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Ipswich Photo of A Natural Scene in Ipswich

Ipswich is quite a few miles north of downtown Boston in the state of Massachusetts, which in turn is part of the New England region of the country U.S.A, which in turn is located on the continent North America. Ipswich is often categorized both as part of metropolitan Boston and as part of Cape Ann, and is sometimes even thought of as part of the North Shore. (North Shore is a somewhat ambiguous term that occasionally includes the whole Cape Ann area.) Cape Ann can be thought of as the northern analogue of Cape Cod.

Go north from Boston to Route 128 (also known as "the inner beltway" and as Interstate 95), then keep going further north about as far as you've already come. Welcome to Ipswich.

Ipswich now hosts a largish, high-tech employer: EBSCO Publishing. They are mainly housed in old mill buildings originally constructed in the early part of the last century and most famously where Ipswich Hosiery was manufactured. Their part of downtown Ipswich includes the old (but very sturdy) Ipswich Mills Dam across the river that once provided water power to the mill. It is also often called the Sylvania Dam or the EBSCO Dam or even the Ipswich Dam, and is now owned (including liability) by the Town of Ipswich. Through a fortunate confluence of interests of EBSCO and Ipswich, several development projects focussing on the Ipswich river that borders EBSCO's buildings have been undertaken. The fish ladder constructed in 1910 has been replaced with a new one that actually works, and construction of a footbridge and connecting paths to form an easily accessible "riverwalk" has been completed. The riverwalk passes an illustration of several hundred years of Ipswich history in the form of a large intricate mural painted on the side of one of the EBSCO buildings. (A key —and even a matching book— is available to help identify the detailed parts of the mural.) Several earlier footbridges crossed the river —usually on top of the dam— and were used mainly by mill workers. (You can still see the support block of the last footbridge in the middle of the current dam.) The last footbridge was damaged beyond repair then removed in 1973 when a wall accidentally collapsed during the demolition of what was then the Sylvania paint shop building.

The Town of Ipswich is the last town on the Ipswich River before it flows into the ocean. The river flooded fairly badly in May 2006 and again in March 2010. One of Mass Audubon's wildlife sanctuaries is on the river. The health of the whole river from which many towns draw their water is the principal concern of the Ipswich River Watershed Association. A current issue is how to prevent further Ipswich River flooding damage to downtown Ipswich.

Photo of Choate Bridge over Ipswich River in Ipswich

There are five roadway bridges across the Ipswich River in the town of Ipswich, three entirely within the town and two crossing to a neighboring town. The town of Ipswich also contains one railroad bridge and one pedestrian bridge over the Ipswich River. And there are two other roadway bridges in the town of Ipswich, one over the Fox Creek Canal on Argilla Road and the other over Gould's Creek on Labor In Vain Road.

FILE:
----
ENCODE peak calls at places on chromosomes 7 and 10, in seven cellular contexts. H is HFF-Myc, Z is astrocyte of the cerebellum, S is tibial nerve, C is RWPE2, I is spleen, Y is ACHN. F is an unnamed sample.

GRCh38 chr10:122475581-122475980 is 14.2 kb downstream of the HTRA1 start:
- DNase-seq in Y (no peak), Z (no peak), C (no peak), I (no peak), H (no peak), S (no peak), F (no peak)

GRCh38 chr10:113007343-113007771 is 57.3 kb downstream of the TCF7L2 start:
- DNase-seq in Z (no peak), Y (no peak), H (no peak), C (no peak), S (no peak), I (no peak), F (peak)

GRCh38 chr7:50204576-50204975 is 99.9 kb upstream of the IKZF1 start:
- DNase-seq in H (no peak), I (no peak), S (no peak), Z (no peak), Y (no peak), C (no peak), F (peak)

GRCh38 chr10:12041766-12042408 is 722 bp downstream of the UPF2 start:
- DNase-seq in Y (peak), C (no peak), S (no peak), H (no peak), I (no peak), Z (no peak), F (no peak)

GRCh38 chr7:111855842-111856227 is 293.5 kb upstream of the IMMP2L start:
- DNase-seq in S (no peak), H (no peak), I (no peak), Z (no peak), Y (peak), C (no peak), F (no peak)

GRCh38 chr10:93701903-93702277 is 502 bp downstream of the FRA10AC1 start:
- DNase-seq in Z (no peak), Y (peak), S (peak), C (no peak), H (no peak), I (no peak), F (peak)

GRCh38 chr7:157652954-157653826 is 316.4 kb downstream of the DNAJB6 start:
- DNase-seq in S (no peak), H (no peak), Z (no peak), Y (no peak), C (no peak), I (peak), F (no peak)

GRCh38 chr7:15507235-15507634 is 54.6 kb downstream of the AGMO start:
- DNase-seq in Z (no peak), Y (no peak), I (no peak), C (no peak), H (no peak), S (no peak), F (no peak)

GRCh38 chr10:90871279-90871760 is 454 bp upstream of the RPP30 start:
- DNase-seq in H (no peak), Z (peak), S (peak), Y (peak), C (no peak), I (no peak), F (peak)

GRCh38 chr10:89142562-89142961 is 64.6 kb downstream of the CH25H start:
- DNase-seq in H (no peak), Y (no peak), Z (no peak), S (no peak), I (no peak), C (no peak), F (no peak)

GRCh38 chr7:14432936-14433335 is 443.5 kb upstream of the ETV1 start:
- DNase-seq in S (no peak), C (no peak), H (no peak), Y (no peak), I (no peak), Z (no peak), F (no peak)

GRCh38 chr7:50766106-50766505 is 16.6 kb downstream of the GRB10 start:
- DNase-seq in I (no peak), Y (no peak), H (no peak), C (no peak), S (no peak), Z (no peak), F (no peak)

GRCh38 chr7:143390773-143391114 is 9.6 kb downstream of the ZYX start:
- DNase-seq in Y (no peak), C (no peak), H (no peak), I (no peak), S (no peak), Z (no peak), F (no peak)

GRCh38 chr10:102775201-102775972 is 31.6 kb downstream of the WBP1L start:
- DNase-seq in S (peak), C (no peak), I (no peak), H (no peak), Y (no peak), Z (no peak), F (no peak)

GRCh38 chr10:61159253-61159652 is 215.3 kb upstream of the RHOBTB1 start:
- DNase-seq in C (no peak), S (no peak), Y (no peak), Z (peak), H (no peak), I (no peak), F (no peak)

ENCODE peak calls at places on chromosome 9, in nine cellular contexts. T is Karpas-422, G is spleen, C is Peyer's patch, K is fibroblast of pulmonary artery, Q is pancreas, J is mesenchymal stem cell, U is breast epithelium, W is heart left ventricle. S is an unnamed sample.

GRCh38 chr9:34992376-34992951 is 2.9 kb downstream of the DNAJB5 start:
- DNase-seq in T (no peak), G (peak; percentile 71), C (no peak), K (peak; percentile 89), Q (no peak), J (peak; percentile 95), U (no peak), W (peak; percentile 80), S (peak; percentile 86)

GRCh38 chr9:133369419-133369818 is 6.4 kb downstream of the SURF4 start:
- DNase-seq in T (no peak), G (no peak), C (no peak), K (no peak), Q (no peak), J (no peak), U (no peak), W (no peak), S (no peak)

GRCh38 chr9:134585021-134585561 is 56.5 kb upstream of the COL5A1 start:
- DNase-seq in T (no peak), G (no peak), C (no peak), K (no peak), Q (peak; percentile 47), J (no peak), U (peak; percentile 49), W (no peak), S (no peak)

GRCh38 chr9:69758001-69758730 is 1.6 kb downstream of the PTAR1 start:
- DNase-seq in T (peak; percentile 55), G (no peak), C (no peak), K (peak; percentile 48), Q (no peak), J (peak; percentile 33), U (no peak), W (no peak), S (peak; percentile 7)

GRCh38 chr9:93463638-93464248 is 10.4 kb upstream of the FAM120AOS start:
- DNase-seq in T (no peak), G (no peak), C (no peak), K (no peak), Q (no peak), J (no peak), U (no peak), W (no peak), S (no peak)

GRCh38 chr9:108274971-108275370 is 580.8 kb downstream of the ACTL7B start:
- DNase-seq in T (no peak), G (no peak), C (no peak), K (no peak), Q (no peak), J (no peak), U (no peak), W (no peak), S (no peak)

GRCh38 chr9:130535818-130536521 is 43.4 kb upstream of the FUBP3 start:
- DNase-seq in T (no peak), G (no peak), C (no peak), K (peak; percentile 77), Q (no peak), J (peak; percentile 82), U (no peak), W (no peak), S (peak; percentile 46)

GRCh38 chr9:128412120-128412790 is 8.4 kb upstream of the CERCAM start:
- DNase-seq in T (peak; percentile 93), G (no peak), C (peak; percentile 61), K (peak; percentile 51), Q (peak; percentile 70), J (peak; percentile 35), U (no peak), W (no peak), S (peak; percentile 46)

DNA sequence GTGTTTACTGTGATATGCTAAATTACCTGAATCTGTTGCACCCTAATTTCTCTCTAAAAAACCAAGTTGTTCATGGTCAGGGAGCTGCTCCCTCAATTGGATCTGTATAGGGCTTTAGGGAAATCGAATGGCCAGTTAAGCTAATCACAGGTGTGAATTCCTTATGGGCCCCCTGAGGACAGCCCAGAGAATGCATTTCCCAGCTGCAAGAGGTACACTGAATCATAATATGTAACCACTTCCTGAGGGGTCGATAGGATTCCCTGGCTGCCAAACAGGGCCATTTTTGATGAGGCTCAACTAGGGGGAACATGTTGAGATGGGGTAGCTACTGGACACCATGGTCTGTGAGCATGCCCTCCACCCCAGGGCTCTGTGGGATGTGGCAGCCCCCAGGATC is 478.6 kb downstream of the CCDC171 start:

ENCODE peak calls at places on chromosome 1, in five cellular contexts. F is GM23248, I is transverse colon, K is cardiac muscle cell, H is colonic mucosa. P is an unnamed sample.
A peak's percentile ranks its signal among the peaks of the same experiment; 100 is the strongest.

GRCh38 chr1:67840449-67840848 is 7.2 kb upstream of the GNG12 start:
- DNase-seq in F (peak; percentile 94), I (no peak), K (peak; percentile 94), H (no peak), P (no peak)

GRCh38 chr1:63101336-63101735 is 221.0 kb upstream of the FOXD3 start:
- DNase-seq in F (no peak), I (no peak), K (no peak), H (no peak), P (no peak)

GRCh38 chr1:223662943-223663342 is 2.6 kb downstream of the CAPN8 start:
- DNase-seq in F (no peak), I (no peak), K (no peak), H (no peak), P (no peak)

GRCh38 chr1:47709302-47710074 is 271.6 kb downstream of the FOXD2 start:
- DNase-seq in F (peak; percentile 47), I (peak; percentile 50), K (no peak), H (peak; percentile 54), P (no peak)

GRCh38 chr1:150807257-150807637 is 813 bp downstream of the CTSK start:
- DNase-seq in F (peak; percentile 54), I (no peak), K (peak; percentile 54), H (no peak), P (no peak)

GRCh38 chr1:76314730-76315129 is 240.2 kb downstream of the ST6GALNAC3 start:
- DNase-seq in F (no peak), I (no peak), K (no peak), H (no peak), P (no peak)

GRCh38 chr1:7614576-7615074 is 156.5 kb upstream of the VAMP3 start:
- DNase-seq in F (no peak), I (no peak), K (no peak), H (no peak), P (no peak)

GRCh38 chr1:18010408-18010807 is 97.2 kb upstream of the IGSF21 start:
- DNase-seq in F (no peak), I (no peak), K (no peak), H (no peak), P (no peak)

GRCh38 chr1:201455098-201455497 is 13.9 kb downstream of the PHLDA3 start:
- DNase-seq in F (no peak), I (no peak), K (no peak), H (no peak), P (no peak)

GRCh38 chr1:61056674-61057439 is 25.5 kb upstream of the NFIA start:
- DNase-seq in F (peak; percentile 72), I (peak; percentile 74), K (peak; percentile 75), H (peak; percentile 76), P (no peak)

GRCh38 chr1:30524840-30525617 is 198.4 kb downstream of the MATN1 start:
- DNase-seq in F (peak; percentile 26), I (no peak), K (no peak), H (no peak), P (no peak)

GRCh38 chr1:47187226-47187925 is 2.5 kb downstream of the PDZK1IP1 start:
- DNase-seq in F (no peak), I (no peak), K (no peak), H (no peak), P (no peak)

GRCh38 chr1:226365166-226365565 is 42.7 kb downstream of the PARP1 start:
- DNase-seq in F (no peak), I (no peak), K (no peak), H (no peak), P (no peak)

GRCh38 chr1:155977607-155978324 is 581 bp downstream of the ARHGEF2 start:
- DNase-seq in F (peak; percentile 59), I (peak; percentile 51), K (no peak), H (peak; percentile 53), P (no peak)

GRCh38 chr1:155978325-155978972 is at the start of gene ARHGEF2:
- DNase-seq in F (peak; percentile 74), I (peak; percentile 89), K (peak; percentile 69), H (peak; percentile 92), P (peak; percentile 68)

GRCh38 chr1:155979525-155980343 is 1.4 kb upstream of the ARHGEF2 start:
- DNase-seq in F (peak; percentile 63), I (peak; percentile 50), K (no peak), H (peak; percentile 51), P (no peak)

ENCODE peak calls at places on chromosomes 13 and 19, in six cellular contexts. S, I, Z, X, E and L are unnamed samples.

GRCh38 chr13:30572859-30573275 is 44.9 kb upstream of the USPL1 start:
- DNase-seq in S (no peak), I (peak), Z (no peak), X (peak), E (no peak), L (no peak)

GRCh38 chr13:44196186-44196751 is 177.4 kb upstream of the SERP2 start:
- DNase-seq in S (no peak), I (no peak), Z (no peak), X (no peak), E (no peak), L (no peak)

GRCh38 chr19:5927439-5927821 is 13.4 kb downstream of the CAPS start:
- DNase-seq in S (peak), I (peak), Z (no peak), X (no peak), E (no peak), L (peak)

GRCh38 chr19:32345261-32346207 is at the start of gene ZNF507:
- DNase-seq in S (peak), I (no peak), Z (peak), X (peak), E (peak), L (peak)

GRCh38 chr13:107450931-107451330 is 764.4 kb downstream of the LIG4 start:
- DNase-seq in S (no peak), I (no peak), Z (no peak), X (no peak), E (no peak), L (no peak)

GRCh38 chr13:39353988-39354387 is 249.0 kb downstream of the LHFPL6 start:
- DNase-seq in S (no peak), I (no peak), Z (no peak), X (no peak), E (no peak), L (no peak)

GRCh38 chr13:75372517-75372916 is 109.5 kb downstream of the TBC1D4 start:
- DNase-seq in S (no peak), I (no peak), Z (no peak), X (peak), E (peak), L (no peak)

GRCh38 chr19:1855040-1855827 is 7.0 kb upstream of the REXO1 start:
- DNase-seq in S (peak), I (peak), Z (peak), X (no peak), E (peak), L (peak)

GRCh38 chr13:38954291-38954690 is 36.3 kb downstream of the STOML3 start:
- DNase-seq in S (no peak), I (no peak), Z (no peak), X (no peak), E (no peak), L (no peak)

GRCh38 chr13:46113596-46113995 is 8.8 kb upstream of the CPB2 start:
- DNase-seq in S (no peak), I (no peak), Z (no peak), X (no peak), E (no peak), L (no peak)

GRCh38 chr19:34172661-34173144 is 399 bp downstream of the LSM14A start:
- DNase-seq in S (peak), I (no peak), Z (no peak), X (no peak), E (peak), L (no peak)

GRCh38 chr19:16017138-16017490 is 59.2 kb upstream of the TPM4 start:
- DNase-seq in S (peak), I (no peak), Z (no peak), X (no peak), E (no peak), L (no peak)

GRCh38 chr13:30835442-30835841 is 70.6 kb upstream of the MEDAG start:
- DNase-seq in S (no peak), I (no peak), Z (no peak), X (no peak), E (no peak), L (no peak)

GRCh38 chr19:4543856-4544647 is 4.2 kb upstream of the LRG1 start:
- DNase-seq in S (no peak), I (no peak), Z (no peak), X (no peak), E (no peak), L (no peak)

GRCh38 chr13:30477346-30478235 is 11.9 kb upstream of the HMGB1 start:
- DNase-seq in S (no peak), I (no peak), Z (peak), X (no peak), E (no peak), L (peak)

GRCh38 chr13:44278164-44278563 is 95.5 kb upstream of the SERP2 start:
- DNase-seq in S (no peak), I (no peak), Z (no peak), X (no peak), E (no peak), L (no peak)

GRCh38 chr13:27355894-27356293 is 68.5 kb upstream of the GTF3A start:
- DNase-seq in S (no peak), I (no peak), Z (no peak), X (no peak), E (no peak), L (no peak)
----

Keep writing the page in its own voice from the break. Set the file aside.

The three Ipswich River roadway bridges entirely in the town of Ipswich are: the recently rebuilt Green Street bridge used locally, the almost hidden County Street bridge, and the Choate bridge that carries traffic through downtown on Route 1A (and Route 133). (The Asbury Street bridge off Topsfield/Ipswich Road is in Topsfield not Ipswich; Route 1 is not the town boundary.)

The Choate Bridge is the the oldest remaining double stone arch roadway bridge in North America. (The honor of being the very oldest remaining stone arch roadway bridge in North America belongs to the Frankford Avenue bridge in Philadelphia, which includes a third smaller arch.) Ipswich's Choat Bridge carries the two lanes of traffic (one each way) of State Route 1A, pedestrians on a sidewalk on the upstream side, and various utility pipes and wires tucked away on the downstream side. It was originally constructed twenty feet wide in 1764, then widened to a total of thirty-five feet in 1838. It was repaired and restored in 1989 supposedly for the next century (all the mortar was replaced), but some of its footings had to be repaired again in spring 2006 because of significant flood damage.

The two roadway bridges to other towns are the small Willowdale Road bridge (known in Hamilton as the Winthrop Street bridge) into a back part of Hamilton, and Warner's Bridge which carries Mill Road linking Ipswich and Hamilton. Warner's Bridge (known as the Highland Street bridge in Hamilton), three spans originally constructed of dry-laid stones (no mortar) in 1827-1829, like the Choate Bridge is a historic treasure. Several of Ipswich's bridges were damaged by the Mother's Day flood of spring 2006; all were fully repaired and reopened, some within weeks or months, and others not until 2009. (Much of the repair work was to substructure or under water. Only the adjustments to the Warner's Bridge parapet are clearly visible to travelers.)